Let Jury Decide on Reimbursement
Under current Wisconsin law, plaintiffs and their attorneys reap significant windfalls in personal injury cases because the jury never gets to see evidence of the amount actually paid to the medical provider for the plaintiff’s injuries. Instead, due to a number of Wisconsin Supreme Court decisions, the jury is only allowed to see the billed amount, which is typically significantly more than what was actually paid.
Medical bills are analogous to the price of a car. Consumers almost never pay the full sticker price of an automobile; instead, they pay a lesser, negotiated amount. This is also the case with medical expenses. Medical providers and health insurers typically have negotiated rates, and, therefore, the amount actually paid to the medical provider by the insurer is typically less than the amount billed.
Legislation (Senate Bill 22 / Assembly Bill 29) introduced by Sen. Paul Farrow (R-Pewaukee) and Rep. André Jacque (R-DePere) allows for greater transparency in the courtroom by allowing the jury to see both the amount billed by the medical provider and the amount actually paid. Based on this evidence, the jury is then allowed to determine how much the plaintiff should be reimbursed for medical expenses.
Many other states have begun to end this practice of hiding the evidence from the juries. In fact, courts and legislatures in other states have gone much further than Wisconsin’s proposed law by stipulating that the plaintiff should only be reimbursed the amount that was paid to the medical provider. Those states include California, Connecticut, Massachusetts and Florida, to name just a few. Roughly half the states have adopted this approach.
Wisconsin currently has a law similar to the proposed legislation in the area of medical malpractice. In cases where a plaintiff incurs medical expenses due to injuries caused by medical malpractice, the jury is allowed to see evidence of the amount paid to the medical provider. SB 22 and AB 29 would extend that law to all personal injury cases.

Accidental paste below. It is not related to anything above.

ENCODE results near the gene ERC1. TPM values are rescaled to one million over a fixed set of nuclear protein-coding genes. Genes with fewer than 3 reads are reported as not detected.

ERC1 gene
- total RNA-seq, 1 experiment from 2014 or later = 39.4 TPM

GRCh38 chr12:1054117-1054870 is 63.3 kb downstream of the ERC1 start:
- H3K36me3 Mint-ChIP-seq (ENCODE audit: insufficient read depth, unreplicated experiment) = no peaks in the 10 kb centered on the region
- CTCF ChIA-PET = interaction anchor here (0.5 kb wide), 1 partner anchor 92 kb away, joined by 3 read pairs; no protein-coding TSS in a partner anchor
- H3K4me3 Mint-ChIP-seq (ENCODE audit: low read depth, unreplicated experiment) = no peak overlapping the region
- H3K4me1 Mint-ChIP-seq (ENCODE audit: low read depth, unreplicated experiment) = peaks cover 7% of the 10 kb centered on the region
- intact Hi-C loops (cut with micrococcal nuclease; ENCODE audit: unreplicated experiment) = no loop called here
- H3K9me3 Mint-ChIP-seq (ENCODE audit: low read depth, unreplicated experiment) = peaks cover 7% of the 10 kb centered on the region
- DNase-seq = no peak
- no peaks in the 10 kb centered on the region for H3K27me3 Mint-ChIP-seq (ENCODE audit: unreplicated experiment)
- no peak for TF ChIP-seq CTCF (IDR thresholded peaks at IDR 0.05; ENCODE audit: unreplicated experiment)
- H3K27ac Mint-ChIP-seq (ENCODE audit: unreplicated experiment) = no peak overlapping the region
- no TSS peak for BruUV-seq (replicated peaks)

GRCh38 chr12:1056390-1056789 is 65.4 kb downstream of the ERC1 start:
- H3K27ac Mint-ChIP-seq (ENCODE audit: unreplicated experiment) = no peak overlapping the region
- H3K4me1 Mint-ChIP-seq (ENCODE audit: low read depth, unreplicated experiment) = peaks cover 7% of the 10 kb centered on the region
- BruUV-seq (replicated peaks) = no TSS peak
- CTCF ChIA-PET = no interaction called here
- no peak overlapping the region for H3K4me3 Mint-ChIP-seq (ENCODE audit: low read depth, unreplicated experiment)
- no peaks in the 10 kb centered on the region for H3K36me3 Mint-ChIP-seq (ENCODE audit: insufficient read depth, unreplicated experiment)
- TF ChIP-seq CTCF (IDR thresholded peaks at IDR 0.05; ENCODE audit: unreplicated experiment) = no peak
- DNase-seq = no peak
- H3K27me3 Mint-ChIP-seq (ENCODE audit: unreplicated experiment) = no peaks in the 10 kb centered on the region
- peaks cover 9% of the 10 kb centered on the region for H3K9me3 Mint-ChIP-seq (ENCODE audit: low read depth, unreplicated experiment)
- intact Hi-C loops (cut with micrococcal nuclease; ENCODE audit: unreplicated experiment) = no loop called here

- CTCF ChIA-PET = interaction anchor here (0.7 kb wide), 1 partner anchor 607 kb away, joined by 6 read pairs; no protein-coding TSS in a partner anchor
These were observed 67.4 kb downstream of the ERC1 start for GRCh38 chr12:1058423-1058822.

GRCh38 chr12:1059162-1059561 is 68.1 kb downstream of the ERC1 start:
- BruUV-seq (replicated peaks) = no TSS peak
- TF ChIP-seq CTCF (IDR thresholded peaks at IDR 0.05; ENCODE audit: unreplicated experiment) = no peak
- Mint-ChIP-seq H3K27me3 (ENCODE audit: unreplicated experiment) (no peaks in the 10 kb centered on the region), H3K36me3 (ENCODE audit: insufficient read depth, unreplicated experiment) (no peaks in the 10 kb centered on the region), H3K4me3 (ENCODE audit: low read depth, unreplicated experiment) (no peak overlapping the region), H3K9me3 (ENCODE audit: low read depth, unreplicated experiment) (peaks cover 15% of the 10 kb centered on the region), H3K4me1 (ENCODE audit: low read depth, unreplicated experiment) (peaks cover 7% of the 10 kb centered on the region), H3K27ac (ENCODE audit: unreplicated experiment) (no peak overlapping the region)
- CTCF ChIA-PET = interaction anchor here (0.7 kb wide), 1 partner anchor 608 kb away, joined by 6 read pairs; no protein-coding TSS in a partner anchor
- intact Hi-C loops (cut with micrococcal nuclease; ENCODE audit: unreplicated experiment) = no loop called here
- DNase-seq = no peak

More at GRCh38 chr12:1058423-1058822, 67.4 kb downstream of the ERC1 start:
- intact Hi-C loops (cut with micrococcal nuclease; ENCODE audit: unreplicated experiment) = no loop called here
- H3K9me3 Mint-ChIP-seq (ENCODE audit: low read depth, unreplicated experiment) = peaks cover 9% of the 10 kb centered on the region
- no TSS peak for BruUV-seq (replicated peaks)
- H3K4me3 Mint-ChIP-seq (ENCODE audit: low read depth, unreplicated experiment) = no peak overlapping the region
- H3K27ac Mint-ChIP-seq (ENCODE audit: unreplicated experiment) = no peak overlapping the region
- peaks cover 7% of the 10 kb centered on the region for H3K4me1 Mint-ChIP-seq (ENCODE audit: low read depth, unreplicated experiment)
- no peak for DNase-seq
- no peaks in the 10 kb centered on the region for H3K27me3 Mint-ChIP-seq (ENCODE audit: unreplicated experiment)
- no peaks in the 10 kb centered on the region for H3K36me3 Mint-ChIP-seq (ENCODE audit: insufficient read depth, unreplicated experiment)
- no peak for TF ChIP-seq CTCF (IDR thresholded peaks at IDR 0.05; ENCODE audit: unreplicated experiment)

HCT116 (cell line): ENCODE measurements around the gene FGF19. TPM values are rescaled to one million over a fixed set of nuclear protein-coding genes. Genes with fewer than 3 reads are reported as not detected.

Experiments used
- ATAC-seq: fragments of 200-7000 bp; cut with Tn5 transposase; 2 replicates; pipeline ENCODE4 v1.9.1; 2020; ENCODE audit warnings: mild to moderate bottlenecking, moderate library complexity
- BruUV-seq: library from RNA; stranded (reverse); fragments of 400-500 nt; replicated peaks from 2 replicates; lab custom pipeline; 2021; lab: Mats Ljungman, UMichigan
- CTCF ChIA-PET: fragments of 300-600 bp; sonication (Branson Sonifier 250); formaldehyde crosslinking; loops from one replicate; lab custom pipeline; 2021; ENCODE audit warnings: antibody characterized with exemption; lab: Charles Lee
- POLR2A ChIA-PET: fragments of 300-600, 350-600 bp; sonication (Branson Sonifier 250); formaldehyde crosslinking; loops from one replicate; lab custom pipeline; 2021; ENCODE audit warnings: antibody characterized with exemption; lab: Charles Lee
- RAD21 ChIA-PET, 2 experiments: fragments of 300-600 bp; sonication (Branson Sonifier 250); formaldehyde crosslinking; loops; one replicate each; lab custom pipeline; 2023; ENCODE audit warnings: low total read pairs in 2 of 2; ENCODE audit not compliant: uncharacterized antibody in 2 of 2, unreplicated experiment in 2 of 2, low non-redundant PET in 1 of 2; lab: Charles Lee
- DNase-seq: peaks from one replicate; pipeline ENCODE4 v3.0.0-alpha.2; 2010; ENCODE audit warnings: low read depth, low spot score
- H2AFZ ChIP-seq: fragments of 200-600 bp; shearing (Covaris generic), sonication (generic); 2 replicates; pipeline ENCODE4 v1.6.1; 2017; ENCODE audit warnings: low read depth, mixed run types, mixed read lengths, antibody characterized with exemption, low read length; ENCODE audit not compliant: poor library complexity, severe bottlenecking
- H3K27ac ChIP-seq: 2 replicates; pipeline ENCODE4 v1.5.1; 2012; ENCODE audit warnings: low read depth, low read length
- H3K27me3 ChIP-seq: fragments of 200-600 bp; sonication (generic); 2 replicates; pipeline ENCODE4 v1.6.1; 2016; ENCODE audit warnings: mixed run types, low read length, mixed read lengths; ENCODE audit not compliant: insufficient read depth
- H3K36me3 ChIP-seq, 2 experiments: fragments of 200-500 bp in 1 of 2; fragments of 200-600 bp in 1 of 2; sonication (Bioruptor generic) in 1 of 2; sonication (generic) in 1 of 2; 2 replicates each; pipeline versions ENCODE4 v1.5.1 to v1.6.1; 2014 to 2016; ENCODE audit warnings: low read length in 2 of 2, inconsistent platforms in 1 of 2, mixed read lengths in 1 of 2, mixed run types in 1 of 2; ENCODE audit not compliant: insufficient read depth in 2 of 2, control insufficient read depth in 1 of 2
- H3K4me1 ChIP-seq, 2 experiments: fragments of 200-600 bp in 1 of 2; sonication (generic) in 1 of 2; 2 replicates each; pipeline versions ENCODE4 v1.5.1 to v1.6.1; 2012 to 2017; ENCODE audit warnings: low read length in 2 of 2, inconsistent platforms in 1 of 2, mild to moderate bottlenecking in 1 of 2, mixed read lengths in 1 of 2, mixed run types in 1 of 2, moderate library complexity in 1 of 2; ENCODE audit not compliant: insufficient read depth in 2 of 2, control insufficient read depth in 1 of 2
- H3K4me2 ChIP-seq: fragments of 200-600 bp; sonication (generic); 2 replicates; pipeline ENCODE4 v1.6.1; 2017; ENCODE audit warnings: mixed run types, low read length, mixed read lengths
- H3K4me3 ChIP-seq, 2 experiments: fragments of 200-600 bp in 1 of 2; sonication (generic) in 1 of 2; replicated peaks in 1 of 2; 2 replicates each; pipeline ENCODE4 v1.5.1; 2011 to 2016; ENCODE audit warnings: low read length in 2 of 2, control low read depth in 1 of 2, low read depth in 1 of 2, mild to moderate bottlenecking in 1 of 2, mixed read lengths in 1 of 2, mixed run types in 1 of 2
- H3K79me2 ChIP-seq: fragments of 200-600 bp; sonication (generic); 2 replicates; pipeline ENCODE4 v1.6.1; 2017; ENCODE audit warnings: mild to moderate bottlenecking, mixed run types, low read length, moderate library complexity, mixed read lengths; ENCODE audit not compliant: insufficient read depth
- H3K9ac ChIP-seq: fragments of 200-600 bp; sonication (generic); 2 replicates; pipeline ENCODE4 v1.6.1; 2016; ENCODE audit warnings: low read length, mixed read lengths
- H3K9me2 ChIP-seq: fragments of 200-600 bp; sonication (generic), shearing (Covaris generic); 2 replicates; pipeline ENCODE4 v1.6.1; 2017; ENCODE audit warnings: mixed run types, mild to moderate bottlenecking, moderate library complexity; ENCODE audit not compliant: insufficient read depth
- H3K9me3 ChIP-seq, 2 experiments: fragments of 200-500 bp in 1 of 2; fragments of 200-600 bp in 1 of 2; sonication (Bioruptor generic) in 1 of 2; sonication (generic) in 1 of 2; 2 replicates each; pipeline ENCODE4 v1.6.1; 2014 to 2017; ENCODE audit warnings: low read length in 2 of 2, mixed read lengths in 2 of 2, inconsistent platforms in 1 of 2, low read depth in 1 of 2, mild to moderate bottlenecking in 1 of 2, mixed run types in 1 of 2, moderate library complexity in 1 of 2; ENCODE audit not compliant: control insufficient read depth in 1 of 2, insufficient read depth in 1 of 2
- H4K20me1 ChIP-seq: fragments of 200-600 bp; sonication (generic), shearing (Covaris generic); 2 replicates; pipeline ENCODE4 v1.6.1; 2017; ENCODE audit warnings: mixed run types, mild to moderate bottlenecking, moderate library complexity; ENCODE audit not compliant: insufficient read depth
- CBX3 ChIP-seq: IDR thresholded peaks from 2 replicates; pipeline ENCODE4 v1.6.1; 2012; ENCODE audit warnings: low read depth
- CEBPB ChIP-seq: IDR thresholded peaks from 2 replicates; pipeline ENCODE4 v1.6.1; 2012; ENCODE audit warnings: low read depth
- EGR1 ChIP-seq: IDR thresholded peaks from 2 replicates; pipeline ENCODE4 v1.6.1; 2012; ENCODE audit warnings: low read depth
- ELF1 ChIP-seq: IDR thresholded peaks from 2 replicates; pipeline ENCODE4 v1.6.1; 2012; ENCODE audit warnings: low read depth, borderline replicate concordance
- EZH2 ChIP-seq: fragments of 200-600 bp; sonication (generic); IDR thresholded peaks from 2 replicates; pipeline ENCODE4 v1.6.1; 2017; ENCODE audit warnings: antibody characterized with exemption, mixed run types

The purpose of economic damages in personal injury cases is to make the plaintiff whole – that is, to ensure that the plaintiff is reimbursed for out-of-pocket expenses incurred as a result of the accident. Economic damages are not intended to enrich the plaintiff and his or her attorney.
Plaintiffs are, however, typically entitled to extra compensation through non-economic damages, such as pain and suffering, and even punitive damages in certain cases. These extra damages are on top of the out-of-pocket damages a plaintiff receives in the same accident.
Unfortunately, Wisconsin law continues to allow plaintiffs and their attorneys in personal injury cases to receive windfalls by concealing from the jury the true cost of the plaintiff’s medical expenses. Some courts have referred to these windfalls as “phantom damages,” because the plaintiff never has to pay the full billed amount yet the plaintiff and his or her attorney is awarded the full sticker price.
This is bad public policy. Everyone who purchases insurance ultimately pays higher premiums when plaintiffs and their attorneys are paid these phantom damages. The legislation promotes transparency in the courtroom and allows the jury to decide how much plaintiffs should be reimbursed for their medical expenses.
Please contact your legislator and ask that he or she support SB 22 and AB 29 to help keep insurance costs low for all consumers.
Bill G. Smith is the Wisconsin state director of the National Federation of Independent Business. Jerry Deschane is executive vice president of the Wisconsin Builders Association. Scott Manley is vice president of government relations for Wisconsin Manufacturers & Commerce. All three are executive officers of the Wisconsin Civil Justice Council Inc. (www.wisciviljusticecouncil.org).
Click here to read additional information on WCJC’s effort to limit phantom damages.